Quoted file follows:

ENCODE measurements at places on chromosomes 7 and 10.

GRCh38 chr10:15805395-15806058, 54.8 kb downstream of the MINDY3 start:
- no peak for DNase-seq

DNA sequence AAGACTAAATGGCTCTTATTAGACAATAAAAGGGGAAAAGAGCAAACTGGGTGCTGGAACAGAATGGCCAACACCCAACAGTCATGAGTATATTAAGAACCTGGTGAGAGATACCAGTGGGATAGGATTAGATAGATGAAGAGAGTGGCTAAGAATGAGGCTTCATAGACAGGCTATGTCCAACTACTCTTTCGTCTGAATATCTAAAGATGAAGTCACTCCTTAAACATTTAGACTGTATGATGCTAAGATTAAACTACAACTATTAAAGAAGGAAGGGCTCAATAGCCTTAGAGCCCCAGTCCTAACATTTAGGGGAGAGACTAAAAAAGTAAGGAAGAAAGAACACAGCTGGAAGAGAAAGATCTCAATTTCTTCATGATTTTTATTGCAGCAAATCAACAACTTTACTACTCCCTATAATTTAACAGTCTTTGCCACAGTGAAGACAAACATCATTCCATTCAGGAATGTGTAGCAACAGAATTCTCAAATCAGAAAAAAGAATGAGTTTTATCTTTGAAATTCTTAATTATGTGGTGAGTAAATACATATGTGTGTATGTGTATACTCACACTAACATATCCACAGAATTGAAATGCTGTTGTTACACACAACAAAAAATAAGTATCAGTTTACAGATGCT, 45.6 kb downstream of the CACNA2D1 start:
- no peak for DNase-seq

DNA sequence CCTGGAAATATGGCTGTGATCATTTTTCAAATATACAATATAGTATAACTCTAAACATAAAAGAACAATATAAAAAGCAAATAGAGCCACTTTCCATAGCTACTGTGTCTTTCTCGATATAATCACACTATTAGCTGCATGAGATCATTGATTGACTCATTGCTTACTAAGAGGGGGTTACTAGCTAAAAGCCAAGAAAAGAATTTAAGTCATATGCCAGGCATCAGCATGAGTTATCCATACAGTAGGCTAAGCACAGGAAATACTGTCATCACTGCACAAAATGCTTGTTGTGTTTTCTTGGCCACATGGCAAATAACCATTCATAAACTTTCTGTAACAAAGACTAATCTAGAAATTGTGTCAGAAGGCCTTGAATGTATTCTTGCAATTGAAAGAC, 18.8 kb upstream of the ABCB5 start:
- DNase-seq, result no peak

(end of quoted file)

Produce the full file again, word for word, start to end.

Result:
ENCODE measurements at places on chromosomes 7 and 10.

GRCh38 chr10:15805395-15806058, 54.8 kb downstream of the MINDY3 start:
- no peak for DNase-seq

DNA sequence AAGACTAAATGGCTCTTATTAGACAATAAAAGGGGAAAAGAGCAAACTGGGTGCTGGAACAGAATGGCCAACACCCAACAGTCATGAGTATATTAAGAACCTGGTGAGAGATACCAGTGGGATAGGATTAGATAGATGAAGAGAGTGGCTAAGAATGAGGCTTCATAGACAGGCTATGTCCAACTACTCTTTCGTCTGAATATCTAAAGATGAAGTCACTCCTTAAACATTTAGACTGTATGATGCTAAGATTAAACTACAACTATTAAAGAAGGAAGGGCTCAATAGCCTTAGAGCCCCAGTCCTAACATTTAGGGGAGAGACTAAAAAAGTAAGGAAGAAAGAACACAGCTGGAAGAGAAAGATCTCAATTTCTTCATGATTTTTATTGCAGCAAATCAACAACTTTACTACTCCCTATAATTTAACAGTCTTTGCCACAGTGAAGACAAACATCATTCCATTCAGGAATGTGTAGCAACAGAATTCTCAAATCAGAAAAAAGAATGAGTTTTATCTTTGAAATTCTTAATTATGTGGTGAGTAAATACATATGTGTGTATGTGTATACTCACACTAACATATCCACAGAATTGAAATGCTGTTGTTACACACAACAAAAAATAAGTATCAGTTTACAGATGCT, 45.6 kb downstream of the CACNA2D1 start:
- no peak for DNase-seq

DNA sequence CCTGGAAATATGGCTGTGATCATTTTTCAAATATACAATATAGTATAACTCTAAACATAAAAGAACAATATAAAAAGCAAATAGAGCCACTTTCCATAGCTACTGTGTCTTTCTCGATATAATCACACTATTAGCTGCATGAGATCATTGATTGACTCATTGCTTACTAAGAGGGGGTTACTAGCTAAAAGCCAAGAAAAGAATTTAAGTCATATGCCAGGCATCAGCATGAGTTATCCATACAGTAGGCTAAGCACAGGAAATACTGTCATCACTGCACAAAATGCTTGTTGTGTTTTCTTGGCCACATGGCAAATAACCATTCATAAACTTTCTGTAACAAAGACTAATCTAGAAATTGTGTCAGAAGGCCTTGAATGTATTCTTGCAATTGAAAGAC, 18.8 kb upstream of the ABCB5 start:
- DNase-seq, result no peak